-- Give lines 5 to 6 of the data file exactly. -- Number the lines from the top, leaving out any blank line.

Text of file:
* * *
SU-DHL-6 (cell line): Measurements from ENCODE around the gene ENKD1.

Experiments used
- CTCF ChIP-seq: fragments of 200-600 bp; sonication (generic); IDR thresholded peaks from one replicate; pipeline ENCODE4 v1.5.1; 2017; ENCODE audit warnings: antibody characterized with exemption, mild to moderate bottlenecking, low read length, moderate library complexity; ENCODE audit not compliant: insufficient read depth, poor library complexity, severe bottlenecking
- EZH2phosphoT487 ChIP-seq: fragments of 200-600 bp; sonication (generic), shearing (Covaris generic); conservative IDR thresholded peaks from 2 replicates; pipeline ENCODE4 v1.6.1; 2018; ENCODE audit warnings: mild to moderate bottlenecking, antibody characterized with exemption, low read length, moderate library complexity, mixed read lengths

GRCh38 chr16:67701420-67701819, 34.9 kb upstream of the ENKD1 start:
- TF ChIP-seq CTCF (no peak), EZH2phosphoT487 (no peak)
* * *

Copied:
GRCh38 chr16:67701420-67701819, 34.9 kb upstream of the ENKD1 start:
- TF ChIP-seq CTCF (no peak), EZH2phosphoT487 (no peak)